Business Meetings are a great tool if used wisely. They can reduce email clutter, help participants understand issues and problems better, and help colleagues bond.
However, business meetings also have a downside. They can often be a platform where colleagues exercise ego, dragging on for far too long, achieving nothing, and blocking employees from completing their work and meeting important deadlines.
We also know that a business meetings-free day is a productive day. This is because, when our diaries are full of meetings, our to-do lists are long, and we feel like we are not getting much done.
But we keep on saying “Yes” “Sure” or “No Problem” to business meetings. Why? Maybe we fear the bosses as meetings form the core of many business cultures. But with time you will realize, it is always okay to say no to meetings at times.
In fact, Elon Musk Founder Tesla agrees to this, in an email sent to his employees back in 2008 and in May 2021 the same was shared as a Twitter thread by @GabrielGruber. Musk advises that excessive business meetings are the blight of big companies and almost always get worse over time.
Elon also adds that employees should learn to get out of all large business meetings, unless they are certain they are providing value to the whole audience, in which case, keep them very short.
He also advises that one should walk out of a meeting or drop off a call as soon as it is obvious, they aren’t adding value. ‘’It is not rude to leave, it is rude to make someone stay and waste their time,” he adds
This is easy said than done, right? But how can you make it work for you in practice? Learning how to deal with having too many meetings is a top priority for any professional, in any industry.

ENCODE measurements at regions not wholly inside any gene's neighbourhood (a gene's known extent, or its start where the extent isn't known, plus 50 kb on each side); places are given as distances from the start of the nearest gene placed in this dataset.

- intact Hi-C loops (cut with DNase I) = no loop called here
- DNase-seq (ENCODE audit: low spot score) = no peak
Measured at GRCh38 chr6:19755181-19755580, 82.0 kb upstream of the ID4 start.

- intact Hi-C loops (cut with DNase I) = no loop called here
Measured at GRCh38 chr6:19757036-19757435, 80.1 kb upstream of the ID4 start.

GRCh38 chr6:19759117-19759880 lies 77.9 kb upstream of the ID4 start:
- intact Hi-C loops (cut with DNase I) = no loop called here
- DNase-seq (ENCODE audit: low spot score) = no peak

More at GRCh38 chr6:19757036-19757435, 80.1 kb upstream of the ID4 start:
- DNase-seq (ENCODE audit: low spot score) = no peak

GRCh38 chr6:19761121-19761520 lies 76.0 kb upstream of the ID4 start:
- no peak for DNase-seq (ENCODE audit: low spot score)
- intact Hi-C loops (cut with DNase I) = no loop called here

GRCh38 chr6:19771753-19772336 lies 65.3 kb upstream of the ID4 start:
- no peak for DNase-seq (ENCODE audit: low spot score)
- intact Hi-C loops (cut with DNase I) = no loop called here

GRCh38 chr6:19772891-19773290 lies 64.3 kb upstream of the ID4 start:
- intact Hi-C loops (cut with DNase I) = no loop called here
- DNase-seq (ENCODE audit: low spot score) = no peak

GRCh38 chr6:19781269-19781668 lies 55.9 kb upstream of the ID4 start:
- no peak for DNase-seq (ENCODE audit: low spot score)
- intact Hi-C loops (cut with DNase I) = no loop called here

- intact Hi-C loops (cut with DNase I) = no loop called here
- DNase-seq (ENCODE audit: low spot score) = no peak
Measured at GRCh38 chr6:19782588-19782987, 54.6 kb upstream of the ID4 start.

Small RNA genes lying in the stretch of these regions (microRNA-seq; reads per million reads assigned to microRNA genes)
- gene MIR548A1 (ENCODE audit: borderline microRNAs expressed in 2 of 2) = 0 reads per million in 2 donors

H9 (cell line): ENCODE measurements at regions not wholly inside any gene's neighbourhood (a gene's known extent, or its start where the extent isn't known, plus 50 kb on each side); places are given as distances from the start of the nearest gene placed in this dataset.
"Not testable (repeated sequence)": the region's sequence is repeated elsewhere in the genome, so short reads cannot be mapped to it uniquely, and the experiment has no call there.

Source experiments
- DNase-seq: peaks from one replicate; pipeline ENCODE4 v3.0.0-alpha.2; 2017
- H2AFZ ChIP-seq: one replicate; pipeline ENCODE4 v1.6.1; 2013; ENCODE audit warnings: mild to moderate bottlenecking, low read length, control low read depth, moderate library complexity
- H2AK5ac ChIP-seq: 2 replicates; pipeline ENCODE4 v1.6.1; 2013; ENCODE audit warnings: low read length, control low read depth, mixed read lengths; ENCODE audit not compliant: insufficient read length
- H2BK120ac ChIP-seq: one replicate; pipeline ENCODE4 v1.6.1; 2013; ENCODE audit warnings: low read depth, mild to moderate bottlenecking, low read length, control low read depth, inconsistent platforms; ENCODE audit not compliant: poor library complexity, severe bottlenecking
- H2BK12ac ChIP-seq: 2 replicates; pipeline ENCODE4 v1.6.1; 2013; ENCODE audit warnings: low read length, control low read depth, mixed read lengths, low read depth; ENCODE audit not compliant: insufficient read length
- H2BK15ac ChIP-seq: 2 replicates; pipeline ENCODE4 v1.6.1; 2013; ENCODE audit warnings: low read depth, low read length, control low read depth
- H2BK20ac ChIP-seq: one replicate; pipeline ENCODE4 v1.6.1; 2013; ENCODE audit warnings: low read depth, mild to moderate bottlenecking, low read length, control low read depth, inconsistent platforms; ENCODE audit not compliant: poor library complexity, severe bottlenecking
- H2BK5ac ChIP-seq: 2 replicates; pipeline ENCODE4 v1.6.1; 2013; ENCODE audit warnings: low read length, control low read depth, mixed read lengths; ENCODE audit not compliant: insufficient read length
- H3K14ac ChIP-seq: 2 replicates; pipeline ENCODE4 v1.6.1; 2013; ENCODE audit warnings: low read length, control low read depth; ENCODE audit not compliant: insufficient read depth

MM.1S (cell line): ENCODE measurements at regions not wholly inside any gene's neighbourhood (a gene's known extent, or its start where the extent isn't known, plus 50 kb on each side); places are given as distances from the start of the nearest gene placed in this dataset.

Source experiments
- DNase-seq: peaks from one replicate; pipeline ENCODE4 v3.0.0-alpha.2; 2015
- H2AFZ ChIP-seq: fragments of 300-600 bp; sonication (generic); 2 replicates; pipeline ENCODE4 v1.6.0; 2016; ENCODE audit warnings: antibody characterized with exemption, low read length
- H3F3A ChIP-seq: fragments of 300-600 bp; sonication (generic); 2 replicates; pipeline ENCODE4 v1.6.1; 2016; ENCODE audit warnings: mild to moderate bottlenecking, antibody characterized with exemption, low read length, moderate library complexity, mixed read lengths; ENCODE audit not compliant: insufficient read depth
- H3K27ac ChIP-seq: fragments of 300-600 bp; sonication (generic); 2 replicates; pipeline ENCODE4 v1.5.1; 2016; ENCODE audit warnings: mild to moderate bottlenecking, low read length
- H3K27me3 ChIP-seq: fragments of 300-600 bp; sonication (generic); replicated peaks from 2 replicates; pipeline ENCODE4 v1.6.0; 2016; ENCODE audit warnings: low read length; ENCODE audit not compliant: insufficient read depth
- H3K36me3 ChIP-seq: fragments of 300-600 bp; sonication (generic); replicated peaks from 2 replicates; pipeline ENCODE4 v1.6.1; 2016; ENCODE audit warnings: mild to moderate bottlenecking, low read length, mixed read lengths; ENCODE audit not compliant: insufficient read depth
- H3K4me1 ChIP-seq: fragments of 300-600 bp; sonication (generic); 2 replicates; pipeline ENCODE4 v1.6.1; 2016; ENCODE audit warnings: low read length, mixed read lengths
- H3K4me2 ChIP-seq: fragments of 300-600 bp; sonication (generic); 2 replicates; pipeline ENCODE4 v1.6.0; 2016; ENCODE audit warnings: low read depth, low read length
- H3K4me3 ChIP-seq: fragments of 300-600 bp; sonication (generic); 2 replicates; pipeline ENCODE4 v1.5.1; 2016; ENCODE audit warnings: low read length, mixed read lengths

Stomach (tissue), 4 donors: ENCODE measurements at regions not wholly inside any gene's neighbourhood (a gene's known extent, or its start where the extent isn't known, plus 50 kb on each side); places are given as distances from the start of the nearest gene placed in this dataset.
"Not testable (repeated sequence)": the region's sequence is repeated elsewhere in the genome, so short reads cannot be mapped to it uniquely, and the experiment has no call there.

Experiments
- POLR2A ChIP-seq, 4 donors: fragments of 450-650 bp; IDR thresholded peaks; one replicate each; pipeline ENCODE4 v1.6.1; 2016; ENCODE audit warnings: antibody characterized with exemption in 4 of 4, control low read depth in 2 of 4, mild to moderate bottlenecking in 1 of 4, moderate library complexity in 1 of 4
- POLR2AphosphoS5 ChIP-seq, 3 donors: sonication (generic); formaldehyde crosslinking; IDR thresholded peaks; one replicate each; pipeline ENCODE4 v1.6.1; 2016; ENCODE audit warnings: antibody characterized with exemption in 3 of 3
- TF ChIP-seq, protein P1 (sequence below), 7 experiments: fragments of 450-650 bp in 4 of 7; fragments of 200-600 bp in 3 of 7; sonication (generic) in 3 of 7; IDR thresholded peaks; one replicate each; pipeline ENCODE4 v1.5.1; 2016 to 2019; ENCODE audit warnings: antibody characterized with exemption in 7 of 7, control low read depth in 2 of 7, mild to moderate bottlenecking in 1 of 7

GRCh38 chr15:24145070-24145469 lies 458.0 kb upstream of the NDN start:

The trick is to limit them to when they must take place. Recognize that necessity, and you’ll free up many hours to focus on driving productivity and your employees will embrace the revolution.
Before you decide how to decline the business meeting, double-check that declining is the best option. Read the specifics outlined in the invitation to make sure you understand the purpose of the meeting. Go through the agenda to understand what you might be missing out on.
Then, evaluate if your schedule has room for the meeting. While self-evaluating ask yourself the following questions:
This cuts both ways, too. If you’re the person setting up a meeting, ask whether everyone on your list of invitees really needs to be there, and ensure there’s a clear agenda and time limit.
Finally, if you decide not to attend, communicate your decision to the meeting organizer as soon as possible for them to also find an alternative as early as possible.
If your reason for declining a business meeting is due to a scheduling conflict, you can counter-propose a time for the meeting.
At times colleagues set up meetings more out of habit and at times the agenda can be quite vague. If you think this might be the case, contact the meeting organizer and ask for more information.
Maybe through this, you will be able to give the meeting organizer what they need without having to attend the meeting.
If you still want to decline the meeting, ensure that you do it effectively and respectfully and you remain courteous and professional. This will help you maintain your good working relationships and still offer your assistance.
These extra efforts go a long way to exhibit your willingness to assist with the matter at hand.
In a case where you really need to attend a meeting, you can always opt for easier meeting options that don’t necessarily require you to commute all the way to the office.
This may include booking meeting rooms from nearby workspaces. i.e Nairobi Garage has state-of-the-art meeting rooms that are fully furnished and bookable hourly. Attending meetings away from the office can help you manage your tie effectively and avoid water cooler discussions thereafter.
Time at your company HQ can be used effectively for face-to-face discussion and collaboration, while the time away can be earmarked for other, more individual work.
New work-life trends are reshaping how we go about our daily routines, making now an ideal time to say no to relentless meetings but if you must attend you can use the following tactics to disrupt your business’ meeting routine: